Chess in 1844

by Bill Wall


In 1844, George Walker's Chess Studies was published.   It contained 1,020 chess games from 1780 to 1844.


In 1844, the Montreal Chess Club was formed.  It s founding member was Thomas Workman (1813-1889).


In 1844, a Ladies’ Chess Club was formed in Liverpool, perhaps the earliest women’s chess club.


In 1844, Ghulam Kassim died in Madras, India.  He was a co-author of the first openings monograph, published in 1829. The book was entitled, Analysis of the Muzio Gambit, and match of two games at Chess, Played between Madras and Hyderabad, with Remarks by Ghulam Kassim, of Madras, who had the Chief Directorate of the Madras Games, and James Cochrane, Esq. of the Madras Civil Service.  He was one of the first Indian players to achieve a degree of proficiency at the western form of the game.


In 1844, Stanley beat Schulten twice.


In January 1844, Baron Deschapelles was tried before the Court of Correctional Police of Paris for having in his possession a quantity of snuff and about 20 cigars.  The tobacco and snuff seized were of foreign manufacture, which was illegal.  He was acquitted after he declared that they had been imported from England and he paid the legal duty.  (source: London Times, Jan 19, 1844)


In January 1844, The Chess-Players Handbook was published in Boston and New York by Saxton and Miles, and was priced at 25 cents.


On February 24, 1844, Georges Emile Barbier was born in Besancon, France.  He was chairman of the Glasgow Chess Club and chess editor of the Glasgow Weekly Citizen. He was also a composer of chess problems. He won the Scottish championship in 1886.


In early 1844 a dinner was given in Howard Staunton's honor. At that dinner, Elijah Williams (1808-1854), President of the Bristol Chess Club, hailed Staunton as the 'Champion of Chess.'   However, some writers suggested that Henry Buckle (1821-1862) or Tassilo von der Lasa (1818-1899) were stronger.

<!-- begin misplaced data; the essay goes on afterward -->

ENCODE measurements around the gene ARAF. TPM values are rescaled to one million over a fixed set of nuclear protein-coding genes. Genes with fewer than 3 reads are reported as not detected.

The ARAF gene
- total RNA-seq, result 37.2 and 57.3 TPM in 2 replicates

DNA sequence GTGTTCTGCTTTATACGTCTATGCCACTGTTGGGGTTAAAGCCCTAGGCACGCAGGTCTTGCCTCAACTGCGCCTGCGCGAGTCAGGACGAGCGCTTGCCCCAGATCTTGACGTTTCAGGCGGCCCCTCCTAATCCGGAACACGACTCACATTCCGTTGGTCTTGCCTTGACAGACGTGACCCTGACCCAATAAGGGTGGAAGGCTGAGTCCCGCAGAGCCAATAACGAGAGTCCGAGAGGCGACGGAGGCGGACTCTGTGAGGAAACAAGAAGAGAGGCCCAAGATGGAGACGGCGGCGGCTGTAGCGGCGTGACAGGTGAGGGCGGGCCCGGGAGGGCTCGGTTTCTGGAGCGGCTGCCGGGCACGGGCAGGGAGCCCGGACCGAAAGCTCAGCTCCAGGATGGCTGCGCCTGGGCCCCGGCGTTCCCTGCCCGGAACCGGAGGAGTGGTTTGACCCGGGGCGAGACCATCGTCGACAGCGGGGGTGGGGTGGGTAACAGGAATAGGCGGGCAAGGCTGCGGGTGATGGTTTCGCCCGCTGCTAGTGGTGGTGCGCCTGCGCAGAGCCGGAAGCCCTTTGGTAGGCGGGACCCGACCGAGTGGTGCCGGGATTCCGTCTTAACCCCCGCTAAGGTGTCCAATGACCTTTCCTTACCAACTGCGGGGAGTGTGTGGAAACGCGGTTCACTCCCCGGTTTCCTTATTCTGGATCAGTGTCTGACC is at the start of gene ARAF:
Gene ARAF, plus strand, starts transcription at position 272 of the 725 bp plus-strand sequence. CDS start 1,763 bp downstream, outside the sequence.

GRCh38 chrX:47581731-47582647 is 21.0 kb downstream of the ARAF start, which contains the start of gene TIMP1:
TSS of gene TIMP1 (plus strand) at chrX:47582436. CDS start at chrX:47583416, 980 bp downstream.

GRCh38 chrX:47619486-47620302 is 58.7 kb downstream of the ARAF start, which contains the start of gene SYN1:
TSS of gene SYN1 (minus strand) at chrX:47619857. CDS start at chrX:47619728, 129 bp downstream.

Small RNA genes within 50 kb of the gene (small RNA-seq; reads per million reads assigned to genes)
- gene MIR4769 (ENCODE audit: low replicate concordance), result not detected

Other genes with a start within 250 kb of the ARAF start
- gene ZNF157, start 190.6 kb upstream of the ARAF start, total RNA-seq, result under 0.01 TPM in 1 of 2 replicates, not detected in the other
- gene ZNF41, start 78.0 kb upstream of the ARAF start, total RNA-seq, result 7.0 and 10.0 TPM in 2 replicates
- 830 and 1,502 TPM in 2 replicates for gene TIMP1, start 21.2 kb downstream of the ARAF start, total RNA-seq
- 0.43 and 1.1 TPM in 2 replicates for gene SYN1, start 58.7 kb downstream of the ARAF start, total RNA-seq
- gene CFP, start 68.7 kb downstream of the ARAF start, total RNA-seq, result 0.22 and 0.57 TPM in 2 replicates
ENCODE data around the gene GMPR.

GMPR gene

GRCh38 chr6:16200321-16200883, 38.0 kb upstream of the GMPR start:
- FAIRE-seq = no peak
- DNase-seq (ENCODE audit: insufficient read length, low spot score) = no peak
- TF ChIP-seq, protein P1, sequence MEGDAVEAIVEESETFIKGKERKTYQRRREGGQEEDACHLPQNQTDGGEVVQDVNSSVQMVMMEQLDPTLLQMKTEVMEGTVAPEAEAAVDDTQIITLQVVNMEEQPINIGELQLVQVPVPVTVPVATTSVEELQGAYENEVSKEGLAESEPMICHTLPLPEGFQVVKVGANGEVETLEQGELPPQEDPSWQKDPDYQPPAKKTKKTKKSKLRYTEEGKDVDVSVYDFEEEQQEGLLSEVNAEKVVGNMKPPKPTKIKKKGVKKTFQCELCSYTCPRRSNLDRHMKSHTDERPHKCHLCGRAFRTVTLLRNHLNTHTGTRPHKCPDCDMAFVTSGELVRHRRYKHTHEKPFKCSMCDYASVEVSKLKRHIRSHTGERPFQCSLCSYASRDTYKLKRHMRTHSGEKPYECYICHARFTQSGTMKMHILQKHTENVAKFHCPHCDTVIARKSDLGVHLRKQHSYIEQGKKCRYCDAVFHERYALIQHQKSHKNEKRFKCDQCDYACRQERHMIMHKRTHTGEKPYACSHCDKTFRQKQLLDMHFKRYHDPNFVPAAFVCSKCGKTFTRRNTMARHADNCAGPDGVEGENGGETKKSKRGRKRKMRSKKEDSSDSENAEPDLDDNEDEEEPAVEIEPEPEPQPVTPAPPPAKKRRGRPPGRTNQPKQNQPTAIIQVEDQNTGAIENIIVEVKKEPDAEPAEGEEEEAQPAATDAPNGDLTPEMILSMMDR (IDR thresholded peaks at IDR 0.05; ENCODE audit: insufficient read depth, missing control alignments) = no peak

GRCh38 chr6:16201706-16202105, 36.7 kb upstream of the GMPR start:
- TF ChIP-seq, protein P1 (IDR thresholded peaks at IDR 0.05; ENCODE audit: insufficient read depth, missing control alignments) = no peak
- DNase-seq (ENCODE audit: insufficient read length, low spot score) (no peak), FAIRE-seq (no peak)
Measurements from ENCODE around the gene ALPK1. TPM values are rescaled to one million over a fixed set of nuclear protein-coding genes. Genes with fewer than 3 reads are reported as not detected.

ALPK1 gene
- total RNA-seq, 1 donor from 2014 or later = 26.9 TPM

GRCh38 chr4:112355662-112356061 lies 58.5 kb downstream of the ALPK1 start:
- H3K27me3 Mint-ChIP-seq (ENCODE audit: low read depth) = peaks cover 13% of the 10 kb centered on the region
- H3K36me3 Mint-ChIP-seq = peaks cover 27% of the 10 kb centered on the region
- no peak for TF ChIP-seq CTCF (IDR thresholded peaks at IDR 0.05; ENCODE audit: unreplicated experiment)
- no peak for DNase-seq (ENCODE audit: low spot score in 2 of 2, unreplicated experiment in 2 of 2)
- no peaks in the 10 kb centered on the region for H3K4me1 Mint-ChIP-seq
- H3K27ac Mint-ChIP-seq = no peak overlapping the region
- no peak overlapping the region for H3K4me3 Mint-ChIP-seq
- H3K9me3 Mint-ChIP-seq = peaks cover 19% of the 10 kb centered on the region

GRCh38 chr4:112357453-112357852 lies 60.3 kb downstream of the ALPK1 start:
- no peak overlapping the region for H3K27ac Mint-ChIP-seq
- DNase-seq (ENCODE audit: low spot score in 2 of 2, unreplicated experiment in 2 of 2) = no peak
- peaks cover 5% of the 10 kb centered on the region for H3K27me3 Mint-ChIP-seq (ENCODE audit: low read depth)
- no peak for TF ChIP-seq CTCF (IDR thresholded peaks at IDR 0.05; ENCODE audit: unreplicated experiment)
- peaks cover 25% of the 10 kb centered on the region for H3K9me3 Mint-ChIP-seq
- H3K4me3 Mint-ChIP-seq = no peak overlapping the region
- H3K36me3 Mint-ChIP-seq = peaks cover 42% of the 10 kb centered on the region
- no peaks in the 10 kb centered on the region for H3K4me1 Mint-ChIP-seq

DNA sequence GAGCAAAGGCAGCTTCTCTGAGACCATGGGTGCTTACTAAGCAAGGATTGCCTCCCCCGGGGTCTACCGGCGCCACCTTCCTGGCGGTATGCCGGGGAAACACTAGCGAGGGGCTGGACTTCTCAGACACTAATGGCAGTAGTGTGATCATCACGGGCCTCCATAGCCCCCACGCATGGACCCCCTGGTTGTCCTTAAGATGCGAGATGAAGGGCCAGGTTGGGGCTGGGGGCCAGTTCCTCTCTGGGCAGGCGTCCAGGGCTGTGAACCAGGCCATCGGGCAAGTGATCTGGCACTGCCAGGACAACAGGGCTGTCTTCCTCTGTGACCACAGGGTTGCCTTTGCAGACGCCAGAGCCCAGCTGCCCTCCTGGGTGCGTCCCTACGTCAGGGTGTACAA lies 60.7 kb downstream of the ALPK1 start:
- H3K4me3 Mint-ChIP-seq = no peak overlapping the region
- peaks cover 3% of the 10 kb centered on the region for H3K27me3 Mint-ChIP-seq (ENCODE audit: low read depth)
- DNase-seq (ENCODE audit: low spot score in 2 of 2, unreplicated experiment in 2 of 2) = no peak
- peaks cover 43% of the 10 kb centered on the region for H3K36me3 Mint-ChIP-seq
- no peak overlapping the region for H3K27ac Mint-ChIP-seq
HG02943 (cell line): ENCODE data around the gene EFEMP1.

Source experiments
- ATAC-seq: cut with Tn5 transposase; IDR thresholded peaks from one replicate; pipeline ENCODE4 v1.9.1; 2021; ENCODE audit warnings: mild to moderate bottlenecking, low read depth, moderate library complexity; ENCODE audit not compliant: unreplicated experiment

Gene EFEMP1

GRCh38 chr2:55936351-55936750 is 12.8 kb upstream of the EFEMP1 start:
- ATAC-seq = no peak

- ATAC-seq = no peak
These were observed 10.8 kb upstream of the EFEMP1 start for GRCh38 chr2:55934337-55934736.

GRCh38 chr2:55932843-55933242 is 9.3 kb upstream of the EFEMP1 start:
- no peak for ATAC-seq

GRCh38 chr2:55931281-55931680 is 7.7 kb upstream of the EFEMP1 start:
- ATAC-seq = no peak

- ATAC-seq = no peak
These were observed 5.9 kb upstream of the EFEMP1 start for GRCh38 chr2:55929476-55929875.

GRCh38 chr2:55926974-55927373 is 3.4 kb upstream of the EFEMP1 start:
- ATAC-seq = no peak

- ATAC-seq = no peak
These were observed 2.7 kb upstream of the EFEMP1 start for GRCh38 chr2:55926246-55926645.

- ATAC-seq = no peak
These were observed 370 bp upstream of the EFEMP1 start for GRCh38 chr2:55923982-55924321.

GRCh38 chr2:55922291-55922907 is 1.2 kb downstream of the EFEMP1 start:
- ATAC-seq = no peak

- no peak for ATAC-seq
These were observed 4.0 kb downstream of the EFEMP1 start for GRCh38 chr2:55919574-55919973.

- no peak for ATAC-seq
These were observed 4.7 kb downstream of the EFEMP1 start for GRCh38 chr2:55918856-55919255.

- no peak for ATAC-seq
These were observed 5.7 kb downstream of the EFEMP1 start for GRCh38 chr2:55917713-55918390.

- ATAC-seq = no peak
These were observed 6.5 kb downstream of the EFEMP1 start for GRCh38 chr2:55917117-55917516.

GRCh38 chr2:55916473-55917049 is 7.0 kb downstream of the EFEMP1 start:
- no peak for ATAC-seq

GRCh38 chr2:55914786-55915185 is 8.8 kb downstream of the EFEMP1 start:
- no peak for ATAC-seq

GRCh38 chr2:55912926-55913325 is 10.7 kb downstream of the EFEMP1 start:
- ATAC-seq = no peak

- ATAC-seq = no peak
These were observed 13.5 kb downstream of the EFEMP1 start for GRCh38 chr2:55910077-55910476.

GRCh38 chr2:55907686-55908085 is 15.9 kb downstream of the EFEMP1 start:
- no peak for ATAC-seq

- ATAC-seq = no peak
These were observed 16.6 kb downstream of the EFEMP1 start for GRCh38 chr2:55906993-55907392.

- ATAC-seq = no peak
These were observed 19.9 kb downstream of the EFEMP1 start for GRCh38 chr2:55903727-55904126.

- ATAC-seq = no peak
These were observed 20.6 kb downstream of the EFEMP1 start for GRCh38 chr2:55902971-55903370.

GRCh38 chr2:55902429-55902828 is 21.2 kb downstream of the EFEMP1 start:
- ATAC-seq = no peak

In October 1844, Staunton returned to Paris for a third match with Saint-Amant, but soon fell ill with pneumonia.  On October 14, the day before the match, he caught pneumonia and the match was cancelled.  Staunton almost died and left his heart in a permanent weakness; the match was postponed and never took place.  Staunton was unable to return to London for 3 months.  The winner of the match would have received the equivalent of $750 in today’s currency.


On October 29, 1844, Albert Rothschild was born.  He was a chess patron.


On November 23-25, 1844, a telegraph (Morse’s Magnetic Telegraph) match was played between Washington D.C. and Baltimore.  The first game were played between Mr. Green of the Western Express, on the part of Baltimore, and Dr. Jones of Washington.  Mr. Green won. (source: Baltimore Sun, Nov 27, 1844)  Afterwards, three games were played between the Baltimore Chess Club and the Washington DC Chess Club.  Baltimore won two games, and Washington won one game.  (source: Baltimore Sun, Dec 11, 1844)

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